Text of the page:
Book traversal links for 2.5.2 Implementation considerations
A prisoner is anyone held in a criminal justice facility or correctional facility during the investigation of a crime, anyone awaiting trial and anyone who has been sentenced. In addition, people residing in a correctional facility are almost always in close contact with several other inmates; thus, whenever a person residing in a prison is diagnosed with TB, prisoners who have been in close contact with that person should be investigated (see Recommendation 4). People who work in prisons and other penitentiary institutions are also at high risk of exposure to TB and should also be eligible for screening.
At a minimum, screening in prisons and other penitentiary institutions should always include screening when a person enters a detention facility, annual screening and screening upon release to prevent the reintroduction of TB into the broader community. Treatment and follow up after release should also be ensured.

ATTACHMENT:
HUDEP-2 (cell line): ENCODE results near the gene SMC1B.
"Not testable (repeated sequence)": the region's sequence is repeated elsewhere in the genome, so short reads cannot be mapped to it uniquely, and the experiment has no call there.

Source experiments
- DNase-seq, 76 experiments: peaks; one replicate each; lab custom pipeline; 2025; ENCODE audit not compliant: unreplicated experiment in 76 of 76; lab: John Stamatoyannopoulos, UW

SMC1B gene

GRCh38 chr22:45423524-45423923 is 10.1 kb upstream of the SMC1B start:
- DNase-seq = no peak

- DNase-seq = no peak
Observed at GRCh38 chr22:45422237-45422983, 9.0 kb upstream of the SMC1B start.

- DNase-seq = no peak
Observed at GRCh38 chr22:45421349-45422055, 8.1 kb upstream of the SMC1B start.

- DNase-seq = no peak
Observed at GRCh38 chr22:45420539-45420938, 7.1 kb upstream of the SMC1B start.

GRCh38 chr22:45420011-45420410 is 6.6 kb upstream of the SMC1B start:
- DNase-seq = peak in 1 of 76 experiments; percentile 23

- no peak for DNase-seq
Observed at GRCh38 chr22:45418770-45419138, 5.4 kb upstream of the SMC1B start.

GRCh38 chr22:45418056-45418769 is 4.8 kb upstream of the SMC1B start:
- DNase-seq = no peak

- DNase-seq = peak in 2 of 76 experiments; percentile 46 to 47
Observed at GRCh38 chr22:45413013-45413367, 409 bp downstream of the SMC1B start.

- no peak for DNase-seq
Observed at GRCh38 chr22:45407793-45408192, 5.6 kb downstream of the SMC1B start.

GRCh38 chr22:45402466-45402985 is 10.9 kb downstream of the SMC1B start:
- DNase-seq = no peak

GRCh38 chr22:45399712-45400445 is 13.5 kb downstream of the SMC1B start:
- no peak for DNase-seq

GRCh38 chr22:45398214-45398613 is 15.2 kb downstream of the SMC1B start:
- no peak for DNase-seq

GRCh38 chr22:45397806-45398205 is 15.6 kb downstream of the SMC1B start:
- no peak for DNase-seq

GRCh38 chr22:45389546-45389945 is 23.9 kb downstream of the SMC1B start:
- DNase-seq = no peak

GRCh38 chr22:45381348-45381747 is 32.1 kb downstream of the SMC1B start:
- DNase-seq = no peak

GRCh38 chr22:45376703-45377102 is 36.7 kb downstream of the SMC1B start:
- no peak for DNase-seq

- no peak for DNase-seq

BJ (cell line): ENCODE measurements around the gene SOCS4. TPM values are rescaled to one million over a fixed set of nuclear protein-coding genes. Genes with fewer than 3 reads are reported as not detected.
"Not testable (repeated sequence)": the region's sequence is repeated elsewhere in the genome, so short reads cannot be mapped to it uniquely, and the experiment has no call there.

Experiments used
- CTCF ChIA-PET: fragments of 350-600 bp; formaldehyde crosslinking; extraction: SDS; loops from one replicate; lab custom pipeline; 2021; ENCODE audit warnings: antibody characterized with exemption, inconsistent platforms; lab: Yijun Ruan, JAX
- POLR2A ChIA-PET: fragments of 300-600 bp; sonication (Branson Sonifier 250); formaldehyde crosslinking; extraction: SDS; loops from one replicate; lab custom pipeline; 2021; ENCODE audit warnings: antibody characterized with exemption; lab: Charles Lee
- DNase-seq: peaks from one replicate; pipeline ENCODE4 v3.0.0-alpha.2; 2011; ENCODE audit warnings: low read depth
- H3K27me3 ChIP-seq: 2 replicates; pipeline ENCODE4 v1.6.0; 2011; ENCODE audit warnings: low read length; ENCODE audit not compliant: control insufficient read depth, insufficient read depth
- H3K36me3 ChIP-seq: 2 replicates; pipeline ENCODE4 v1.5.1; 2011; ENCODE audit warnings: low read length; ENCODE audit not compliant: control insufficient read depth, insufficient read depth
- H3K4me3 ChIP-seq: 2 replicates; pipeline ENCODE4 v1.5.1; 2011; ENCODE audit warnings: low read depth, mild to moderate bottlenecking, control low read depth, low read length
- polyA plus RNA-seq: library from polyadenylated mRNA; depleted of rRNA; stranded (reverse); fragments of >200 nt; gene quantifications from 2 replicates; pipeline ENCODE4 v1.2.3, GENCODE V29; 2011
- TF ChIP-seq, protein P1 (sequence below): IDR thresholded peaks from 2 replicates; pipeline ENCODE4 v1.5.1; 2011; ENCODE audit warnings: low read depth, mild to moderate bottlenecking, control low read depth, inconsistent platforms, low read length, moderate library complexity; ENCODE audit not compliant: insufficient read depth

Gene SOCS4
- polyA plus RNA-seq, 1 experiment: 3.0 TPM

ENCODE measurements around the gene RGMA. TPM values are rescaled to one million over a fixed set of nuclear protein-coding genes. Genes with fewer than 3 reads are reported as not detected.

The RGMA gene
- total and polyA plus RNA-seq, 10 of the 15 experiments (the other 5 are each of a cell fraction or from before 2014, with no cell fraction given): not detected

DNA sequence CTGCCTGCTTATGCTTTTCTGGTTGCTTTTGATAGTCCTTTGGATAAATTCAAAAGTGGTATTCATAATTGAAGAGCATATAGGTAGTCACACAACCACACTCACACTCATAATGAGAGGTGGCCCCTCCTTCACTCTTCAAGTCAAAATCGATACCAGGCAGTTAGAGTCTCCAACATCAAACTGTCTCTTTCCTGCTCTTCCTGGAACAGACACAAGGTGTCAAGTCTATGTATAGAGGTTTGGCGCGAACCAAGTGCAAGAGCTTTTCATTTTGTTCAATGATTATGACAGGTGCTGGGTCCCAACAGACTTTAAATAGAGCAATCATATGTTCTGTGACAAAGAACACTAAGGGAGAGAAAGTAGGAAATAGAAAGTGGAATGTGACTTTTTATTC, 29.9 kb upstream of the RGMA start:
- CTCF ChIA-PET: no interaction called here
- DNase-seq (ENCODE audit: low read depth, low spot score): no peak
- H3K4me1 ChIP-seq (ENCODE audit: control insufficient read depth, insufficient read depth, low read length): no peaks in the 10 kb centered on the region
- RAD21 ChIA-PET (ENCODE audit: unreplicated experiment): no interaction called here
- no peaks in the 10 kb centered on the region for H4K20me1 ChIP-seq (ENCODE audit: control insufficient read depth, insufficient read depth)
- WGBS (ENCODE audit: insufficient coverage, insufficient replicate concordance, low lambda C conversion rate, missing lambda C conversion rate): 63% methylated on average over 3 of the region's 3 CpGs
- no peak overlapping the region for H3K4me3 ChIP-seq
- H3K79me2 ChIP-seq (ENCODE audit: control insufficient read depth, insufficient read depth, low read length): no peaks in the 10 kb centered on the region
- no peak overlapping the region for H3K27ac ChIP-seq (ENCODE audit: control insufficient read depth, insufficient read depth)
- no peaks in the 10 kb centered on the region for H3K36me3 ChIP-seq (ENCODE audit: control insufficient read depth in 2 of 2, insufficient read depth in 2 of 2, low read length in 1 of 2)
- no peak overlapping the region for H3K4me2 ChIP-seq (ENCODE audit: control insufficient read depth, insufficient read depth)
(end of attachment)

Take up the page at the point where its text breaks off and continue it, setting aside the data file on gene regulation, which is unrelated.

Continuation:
Screening in prisons should be combined with efforts to improve living conditions and provide infection control measures. If possible, TB screening in prisons and other penitentiary institutions should be combined with screening for other diseases, including HIV, and health-promotion activities targeted towards people in these institutions. When starting screening, it is important to ensure that high-quality treatment and effective case management are in place, as well as effective mechanisms for continuing treatment after transfer or release. For recommendations on and operational aspects associated with TB care and prevention in prisons and other penitentiary institutions, see WHO’s Guidelines for the control of tuberculosis in prisons (29). However, even if TB management practices are suboptimal, screening may be initiated to assess the burden of undetected TB among inmates to provide a rationale for strengthening general diagnostic and treatment services for TB, as well as implementing measures to improve infection control and living conditions. In addition to systematic screening, any inmate who develops symptoms suggestive of TB should have easy access to diagnostic testing. People identified through screening and presumed to have TB disease but in whom active TB has not been diagnosed, should be informed about the importance of seeking medical care if TB symptoms continue, emerge, re-emerge or worsen.